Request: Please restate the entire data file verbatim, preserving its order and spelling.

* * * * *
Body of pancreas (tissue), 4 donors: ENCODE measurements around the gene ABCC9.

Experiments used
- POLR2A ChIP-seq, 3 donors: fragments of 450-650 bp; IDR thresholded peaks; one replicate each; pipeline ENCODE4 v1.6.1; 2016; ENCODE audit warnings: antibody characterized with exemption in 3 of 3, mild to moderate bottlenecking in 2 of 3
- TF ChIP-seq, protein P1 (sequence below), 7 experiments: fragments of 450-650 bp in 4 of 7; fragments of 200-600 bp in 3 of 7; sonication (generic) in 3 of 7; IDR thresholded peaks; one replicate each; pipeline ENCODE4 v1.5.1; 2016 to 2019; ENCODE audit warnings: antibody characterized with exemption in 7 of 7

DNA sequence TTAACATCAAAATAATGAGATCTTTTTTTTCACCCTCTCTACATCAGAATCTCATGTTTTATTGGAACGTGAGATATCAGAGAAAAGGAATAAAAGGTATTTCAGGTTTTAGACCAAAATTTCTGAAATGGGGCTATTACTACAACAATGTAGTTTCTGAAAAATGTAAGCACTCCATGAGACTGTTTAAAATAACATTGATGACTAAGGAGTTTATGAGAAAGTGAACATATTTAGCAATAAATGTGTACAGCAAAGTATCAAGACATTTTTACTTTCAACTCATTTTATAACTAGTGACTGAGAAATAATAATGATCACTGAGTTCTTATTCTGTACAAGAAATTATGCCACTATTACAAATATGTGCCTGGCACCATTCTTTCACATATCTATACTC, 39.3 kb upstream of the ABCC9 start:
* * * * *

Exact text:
Body of pancreas (tissue), 4 donors: ENCODE measurements around the gene ABCC9.

Experiments used
- POLR2A ChIP-seq, 3 donors: fragments of 450-650 bp; IDR thresholded peaks; one replicate each; pipeline ENCODE4 v1.6.1; 2016; ENCODE audit warnings: antibody characterized with exemption in 3 of 3, mild to moderate bottlenecking in 2 of 3
- TF ChIP-seq, protein P1 (sequence below), 7 experiments: fragments of 450-650 bp in 4 of 7; fragments of 200-600 bp in 3 of 7; sonication (generic) in 3 of 7; IDR thresholded peaks; one replicate each; pipeline ENCODE4 v1.5.1; 2016 to 2019; ENCODE audit warnings: antibody characterized with exemption in 7 of 7

DNA sequence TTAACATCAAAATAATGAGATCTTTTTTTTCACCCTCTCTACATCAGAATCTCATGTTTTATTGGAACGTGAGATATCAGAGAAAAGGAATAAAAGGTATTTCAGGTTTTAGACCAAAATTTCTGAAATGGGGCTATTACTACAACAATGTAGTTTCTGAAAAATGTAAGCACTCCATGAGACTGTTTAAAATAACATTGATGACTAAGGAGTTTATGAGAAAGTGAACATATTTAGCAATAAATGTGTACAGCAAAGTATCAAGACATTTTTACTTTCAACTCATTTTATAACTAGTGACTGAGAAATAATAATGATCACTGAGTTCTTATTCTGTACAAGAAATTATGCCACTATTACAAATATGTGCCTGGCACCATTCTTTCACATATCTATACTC, 39.3 kb upstream of the ABCC9 start: